SYDNEY (Reuters) - A plan to demolish and rebuild Sydney’s Olympic stadium just 18 years after it hosted the Summer Games has been put on hold after a fierce public backlash.
The plans to raze and rebuild both the 80,000-seater stadium and the 44,000-capacity Sydney Football Stadium (SFS) at a cost of more than A$2 billion (£1.2 billion) were announced by the New South Wales government last November.
The Olympic Stadium was to be replaced by a 75,000-seater structure, possibly with a roof, at a cost of A$1.5 billion starting in 2019, with the construction of the new SFS getting underway next year and scheduled for completion by 2021.
The move attracted major criticism and an online petition calling for Premier Gladys Berejiklian’s state government to scrap the project and invest the money in smaller, grassroots sports facilities has gathered more than 200,000 names.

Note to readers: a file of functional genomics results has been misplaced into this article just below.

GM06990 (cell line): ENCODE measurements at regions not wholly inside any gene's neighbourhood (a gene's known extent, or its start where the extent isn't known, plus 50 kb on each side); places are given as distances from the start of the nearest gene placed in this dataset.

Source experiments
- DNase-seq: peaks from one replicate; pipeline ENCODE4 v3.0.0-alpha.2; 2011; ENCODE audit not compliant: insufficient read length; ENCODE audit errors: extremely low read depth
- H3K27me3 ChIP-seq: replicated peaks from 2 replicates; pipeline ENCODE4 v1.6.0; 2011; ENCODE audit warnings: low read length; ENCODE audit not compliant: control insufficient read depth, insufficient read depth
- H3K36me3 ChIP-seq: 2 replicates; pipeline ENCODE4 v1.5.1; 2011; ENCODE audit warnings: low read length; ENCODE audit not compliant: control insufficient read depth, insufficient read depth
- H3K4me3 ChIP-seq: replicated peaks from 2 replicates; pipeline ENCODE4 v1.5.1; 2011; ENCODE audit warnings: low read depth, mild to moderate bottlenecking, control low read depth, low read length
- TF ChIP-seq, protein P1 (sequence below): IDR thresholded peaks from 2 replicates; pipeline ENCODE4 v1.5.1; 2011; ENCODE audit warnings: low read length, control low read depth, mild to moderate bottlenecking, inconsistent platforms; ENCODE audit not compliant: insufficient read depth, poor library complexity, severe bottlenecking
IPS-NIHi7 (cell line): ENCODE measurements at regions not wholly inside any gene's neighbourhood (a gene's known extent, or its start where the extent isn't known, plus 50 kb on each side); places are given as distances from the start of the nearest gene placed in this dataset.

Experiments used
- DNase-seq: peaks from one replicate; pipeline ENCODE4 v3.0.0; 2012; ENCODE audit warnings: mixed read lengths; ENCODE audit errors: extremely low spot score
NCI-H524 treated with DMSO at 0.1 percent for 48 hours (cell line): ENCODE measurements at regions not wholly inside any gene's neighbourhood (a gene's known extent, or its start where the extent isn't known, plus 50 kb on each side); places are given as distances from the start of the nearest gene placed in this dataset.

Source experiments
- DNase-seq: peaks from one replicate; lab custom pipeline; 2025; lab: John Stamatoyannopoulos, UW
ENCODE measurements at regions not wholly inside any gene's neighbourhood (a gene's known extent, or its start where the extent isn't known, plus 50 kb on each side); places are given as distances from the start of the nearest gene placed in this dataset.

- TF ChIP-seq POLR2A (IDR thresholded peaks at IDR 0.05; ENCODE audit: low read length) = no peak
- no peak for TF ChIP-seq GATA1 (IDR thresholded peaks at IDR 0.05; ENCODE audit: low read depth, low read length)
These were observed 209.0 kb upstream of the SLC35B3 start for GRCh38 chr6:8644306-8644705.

The project, or at least the part of it involving the SFS, was set to be approved at a meeting of the state cabinet on Thursday but The Australian reported that it had been “pulled” from the agenda while the government considered is options.
A spokeswoman for New South Wales sports minister Stuart Ayres told Reuters on Wednesday that they “would not comment on cabinet processes”.
A huge public relations offensive backing the stadium rebuilds was launched this week with rugby league, rugby union and soccer’s governing bodies threatening that Sydney would lose major events if the plan foundered.
Australia has announced plans to bid to host the 2023 women’s soccer World Cup and both men’s and women’s Rugby World Cups over the next decade.
Reporting by Nick Mulvenney in Sydney and Ian Ransom in Melbourne, editing by Greg Stutchbury